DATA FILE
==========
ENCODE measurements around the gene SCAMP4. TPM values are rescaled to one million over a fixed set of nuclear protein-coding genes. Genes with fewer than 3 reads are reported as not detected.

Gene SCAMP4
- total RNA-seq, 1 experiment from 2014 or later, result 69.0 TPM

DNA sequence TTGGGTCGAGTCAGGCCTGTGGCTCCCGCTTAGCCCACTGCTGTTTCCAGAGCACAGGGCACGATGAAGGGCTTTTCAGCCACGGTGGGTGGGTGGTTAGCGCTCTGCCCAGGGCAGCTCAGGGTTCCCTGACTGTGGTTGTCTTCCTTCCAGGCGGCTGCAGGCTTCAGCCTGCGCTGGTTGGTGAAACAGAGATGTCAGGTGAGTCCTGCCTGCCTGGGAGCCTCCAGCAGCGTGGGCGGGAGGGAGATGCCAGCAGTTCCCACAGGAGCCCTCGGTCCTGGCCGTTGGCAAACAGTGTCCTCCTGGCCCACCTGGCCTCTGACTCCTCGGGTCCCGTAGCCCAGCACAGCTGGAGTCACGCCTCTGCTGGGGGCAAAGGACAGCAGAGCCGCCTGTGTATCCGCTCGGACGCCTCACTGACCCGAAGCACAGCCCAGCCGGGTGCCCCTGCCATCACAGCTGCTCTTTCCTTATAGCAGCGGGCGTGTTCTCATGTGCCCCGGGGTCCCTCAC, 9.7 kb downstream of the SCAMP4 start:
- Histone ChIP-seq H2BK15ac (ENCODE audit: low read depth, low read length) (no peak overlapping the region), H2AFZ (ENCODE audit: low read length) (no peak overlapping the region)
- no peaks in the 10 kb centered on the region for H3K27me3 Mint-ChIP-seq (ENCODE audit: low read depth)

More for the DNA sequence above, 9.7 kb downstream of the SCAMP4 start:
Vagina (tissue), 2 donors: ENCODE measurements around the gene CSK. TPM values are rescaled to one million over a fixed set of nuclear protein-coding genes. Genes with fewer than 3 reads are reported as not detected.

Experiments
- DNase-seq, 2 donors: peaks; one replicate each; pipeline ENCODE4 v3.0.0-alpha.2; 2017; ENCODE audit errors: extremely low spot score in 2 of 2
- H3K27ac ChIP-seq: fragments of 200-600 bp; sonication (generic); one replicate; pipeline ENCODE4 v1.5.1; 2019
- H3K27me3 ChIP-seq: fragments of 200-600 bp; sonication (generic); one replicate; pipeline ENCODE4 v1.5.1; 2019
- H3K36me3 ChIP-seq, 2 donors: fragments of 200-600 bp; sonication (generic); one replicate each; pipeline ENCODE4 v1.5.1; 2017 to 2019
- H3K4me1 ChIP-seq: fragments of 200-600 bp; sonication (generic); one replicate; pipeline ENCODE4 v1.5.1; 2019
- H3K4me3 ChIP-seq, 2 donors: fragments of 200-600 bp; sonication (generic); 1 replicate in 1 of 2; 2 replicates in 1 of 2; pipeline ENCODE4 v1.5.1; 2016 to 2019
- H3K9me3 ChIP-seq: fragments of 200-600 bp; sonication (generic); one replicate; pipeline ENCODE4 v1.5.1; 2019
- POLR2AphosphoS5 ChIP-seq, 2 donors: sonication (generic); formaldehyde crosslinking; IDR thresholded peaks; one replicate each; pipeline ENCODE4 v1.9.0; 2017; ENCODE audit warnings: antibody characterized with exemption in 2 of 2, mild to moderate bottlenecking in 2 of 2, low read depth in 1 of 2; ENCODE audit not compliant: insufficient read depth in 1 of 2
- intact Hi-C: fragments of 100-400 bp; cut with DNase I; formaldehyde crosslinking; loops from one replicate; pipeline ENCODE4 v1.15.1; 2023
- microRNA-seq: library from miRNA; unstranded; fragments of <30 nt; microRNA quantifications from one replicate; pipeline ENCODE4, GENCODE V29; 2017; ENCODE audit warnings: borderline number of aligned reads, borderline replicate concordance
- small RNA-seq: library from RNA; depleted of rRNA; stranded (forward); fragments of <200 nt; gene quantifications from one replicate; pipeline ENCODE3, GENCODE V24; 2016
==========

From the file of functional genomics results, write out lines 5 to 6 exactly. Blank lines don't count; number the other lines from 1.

- Histone ChIP-seq H2BK15ac (ENCODE audit: low read depth, low read length) (no peak overlapping the region), H2AFZ (ENCODE audit: low read length) (no peak overlapping the region)
- no peaks in the 10 kb centered on the region for H3K27me3 Mint-ChIP-seq (ENCODE audit: low read depth)